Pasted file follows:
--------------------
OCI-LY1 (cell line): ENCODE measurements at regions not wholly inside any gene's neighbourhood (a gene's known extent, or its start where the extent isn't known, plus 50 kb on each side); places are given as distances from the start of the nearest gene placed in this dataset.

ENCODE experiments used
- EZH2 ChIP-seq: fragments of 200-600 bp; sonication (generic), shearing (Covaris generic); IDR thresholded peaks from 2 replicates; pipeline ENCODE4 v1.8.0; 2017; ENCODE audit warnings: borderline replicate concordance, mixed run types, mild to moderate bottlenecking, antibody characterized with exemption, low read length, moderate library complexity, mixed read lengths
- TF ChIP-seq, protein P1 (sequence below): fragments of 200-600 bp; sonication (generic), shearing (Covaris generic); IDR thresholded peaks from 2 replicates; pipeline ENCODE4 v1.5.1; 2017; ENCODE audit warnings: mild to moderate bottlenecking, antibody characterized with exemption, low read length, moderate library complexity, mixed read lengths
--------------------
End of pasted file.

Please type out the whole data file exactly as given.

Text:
OCI-LY1 (cell line): ENCODE measurements at regions not wholly inside any gene's neighbourhood (a gene's known extent, or its start where the extent isn't known, plus 50 kb on each side); places are given as distances from the start of the nearest gene placed in this dataset.

ENCODE experiments used
- EZH2 ChIP-seq: fragments of 200-600 bp; sonication (generic), shearing (Covaris generic); IDR thresholded peaks from 2 replicates; pipeline ENCODE4 v1.8.0; 2017; ENCODE audit warnings: borderline replicate concordance, mixed run types, mild to moderate bottlenecking, antibody characterized with exemption, low read length, moderate library complexity, mixed read lengths
- TF ChIP-seq, protein P1 (sequence below): fragments of 200-600 bp; sonication (generic), shearing (Covaris generic); IDR thresholded peaks from 2 replicates; pipeline ENCODE4 v1.5.1; 2017; ENCODE audit warnings: mild to moderate bottlenecking, antibody characterized with exemption, low read length, moderate library complexity, mixed read lengths